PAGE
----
Plant used in Sri Lankan traditional medicine cannot treat or cure cancer: experts
Multiple Facebook posts shared thousands of times falsely claim a plant used in herbal medicine in Sri Lanka is a cure for cancer that is "far more powerful than any western medication". However, medical experts warned against consuming the plant as a cancer treatment, saying there was no scientific basis for the claim. Practitioners of Sri Lankan herbal medicine -- known as ayurveda -- also warned against treating cancer patients with the plant.
The lengthy Sinhala-language post was published here on Facebook on March 6, 2023.
It claims the morinda citrifolia tree -- known locally as ahu -- contains powerful cancer-eradication properties.
Shared more than 26,000 times, the Sinhala-language text superimposed on an image of the plant translates to English as: "Our herbal plant that has more cancer eradication powers than the most expensive Western medications".
The post's caption reads in part: "It has been proven as a plant with cancer eradication properties - it's even more powerful than Erlotinib, a drug prescribed (to treat some cancers) in Western medicine.
"It can be used as a pain killer, it strengthens the immune system, and is a powerful medication to treat cancer / It has the ability to eradicate primary cancer cells and eradicate it."
An identical claim was made in multiple other false posts on Facebook, including here and here.
Although the plant is sometimes used in Sri Lankan ayurveda medicine, it is not recommended for the treatment of cancer patients, said Dr L. P. A. Karunathilake, a senior lecturer of indigenous medicine at the University of Colombo.
"In ayurveda, ahu is administered largely as a topical application to treat wounds and boils," he told AFP. "In types of cancer that cause boils or wounds, this will be among other herbs administered to the patient. However, we do not recommend consuming the fruit or any part of the plant to treat cancer."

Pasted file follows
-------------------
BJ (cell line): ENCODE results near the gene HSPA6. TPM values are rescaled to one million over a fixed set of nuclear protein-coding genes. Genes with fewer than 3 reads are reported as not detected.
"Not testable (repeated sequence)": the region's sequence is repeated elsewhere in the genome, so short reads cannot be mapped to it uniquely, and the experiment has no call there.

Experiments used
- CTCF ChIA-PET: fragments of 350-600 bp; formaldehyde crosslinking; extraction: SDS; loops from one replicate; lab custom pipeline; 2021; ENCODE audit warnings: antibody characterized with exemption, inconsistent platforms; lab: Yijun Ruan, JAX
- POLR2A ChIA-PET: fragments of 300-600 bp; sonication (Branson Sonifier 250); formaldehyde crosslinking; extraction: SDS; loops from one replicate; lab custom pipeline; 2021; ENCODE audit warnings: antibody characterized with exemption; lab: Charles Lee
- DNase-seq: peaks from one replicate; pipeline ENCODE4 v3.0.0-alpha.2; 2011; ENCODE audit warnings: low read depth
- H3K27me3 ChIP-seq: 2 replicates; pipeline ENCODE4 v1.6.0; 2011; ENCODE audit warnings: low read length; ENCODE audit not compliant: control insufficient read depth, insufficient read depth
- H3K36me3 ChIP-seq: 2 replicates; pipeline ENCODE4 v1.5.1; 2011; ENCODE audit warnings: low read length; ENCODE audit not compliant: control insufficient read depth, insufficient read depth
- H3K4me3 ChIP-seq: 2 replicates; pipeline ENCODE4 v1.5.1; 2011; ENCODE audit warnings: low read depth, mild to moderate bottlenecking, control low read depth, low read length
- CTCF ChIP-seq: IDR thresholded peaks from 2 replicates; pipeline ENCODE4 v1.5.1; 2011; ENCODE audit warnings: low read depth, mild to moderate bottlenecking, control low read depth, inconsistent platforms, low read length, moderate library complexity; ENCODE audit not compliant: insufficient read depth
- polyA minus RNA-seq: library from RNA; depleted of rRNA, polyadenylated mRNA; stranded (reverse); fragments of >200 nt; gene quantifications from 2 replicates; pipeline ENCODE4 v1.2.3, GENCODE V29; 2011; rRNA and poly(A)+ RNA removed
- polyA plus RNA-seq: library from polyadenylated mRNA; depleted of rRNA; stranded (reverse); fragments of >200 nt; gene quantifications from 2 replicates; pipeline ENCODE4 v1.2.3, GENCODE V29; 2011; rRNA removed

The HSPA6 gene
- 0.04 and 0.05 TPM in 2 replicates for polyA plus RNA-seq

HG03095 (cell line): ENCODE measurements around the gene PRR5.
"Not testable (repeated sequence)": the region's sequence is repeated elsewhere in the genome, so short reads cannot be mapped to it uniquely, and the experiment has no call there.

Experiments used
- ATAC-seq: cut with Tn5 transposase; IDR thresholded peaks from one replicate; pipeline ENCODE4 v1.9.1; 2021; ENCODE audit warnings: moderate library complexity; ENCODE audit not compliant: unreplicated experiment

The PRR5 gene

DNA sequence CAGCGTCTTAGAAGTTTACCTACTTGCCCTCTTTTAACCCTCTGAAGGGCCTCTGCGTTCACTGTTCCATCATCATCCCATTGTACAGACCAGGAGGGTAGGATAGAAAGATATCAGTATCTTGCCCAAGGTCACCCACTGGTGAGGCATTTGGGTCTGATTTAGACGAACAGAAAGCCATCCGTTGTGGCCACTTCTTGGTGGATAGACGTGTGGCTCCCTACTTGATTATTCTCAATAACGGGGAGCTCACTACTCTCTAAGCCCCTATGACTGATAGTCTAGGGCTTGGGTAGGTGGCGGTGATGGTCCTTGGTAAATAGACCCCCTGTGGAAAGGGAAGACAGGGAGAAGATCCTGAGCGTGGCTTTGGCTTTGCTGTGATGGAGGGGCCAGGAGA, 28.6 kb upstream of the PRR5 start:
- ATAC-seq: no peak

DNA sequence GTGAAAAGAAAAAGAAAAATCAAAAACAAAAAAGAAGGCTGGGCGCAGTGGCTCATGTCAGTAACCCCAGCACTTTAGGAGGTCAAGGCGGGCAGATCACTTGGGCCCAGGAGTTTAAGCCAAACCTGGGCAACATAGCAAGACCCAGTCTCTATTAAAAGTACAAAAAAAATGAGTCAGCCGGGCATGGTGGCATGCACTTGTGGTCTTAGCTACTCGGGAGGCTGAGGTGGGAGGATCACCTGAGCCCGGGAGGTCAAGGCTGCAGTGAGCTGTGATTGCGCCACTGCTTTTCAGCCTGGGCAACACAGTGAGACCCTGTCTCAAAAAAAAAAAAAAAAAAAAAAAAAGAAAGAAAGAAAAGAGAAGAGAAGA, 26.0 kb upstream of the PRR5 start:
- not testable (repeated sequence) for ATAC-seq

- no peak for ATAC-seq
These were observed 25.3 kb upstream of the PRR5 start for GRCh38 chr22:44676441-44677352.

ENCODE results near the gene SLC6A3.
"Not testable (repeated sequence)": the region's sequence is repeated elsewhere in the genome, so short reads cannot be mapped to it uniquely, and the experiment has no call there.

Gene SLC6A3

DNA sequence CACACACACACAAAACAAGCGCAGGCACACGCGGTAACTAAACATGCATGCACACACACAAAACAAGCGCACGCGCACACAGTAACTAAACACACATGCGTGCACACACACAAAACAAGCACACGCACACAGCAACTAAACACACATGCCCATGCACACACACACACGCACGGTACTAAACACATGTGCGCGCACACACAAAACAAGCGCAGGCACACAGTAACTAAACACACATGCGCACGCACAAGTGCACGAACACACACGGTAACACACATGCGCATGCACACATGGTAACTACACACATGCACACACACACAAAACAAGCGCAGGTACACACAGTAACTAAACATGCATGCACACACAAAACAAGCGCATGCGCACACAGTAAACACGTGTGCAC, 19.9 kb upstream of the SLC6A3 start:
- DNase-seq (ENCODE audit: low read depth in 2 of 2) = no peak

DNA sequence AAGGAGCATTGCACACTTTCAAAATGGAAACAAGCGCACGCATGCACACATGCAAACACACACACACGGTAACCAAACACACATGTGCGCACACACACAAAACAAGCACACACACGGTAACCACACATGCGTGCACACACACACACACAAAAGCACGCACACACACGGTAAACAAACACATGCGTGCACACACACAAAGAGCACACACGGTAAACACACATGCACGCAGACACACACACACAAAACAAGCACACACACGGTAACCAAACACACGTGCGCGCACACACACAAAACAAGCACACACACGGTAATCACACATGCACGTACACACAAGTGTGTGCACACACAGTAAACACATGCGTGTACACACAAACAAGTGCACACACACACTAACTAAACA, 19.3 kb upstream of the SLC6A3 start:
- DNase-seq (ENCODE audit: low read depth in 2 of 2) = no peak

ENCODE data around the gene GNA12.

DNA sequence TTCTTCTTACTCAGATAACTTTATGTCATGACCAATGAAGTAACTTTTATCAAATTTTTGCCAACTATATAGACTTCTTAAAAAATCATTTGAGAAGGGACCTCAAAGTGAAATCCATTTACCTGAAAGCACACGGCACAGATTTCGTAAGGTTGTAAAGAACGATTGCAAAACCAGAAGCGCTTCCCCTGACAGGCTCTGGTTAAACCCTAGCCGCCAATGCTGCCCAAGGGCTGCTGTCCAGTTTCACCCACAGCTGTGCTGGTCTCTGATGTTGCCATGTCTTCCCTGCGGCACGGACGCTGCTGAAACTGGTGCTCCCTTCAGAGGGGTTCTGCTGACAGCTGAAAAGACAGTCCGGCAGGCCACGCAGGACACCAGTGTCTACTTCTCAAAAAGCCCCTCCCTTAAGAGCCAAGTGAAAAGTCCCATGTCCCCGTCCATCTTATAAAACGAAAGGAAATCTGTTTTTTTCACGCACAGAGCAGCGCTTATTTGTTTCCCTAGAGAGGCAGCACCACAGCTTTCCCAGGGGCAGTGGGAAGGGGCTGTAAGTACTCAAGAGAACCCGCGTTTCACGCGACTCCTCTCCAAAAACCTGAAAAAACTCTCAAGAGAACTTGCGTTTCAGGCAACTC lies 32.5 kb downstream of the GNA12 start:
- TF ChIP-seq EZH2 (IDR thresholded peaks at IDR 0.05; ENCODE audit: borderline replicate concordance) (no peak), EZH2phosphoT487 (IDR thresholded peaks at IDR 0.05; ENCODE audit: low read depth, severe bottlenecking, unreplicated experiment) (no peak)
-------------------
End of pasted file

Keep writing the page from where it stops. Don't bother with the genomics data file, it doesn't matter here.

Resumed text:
Medical practitioners and oncology specialists also warned the public against the use of remedies that have no scientific basis.
Lacks sufficient scientific data
Dr Nuradh Joseph, consultant oncologist and vice chair of the Sri Lanka Cancer Research Group, told AFP there was "no sufficient, scientific evidence or data to prove this claim".
He went on to warn that self-administering the plant as a cancer treatment could be harmful, particularly if a doctor has not assessed the patient's medical history.
"In fact, combining this plant together with other treatment regiments or relying on this treatment alone with no consideration for a patient's other underlying conditions can have adverse impacts on them," he said.
Medical experts outside Sri Lanka have also questioned the effectiveness of the plant, which is also known as "noni", and said it could reduce the efficacy of other approved cancer treatments if they are administered simultaneously.
Amy C. Brown, professor at the John A Burns School of Medicine in the University of Hawaiʻi at Mānoa, wrote there was "insufficient data" to support administering noni to treat cancer in this review of existing research in the US National Library of Medicine.
"A few in vitro and in vivo animal studies suggest a possible unidentified substance in unpasteurized noni fruit juice that may have a small degree of anticancer activity but further research is needed," she wrote.
The review warned that noni's high potassium content means patients with other underlying health conditions should be monitored closely if they are treated with the plant.
"More importantly, noni juice is high in potassium and needs to be monitored by patients with kidney, liver or heart problems," the review read.
Lisa Thompson, assistant professor at the Department of Clinical Pharmacy at the University of Colorado, wrote in an article for the US-based medical website Oncology Nurse Advisor that there was insufficient evidence to recommend noni as a treatment for cancer, adding it could interfere with other cancer treatments being given to a particular patient.
"Noni contains many antioxidants that may decrease the effectiveness of anticancer therapies whose mechanism of action includes free radical generation," she wrote. "This includes radiation, alkylating agents, anthracyclines, and many other chemotherapy agents. Noni may also decrease the efficacy of chemotherapy agents that work through other mechanisms."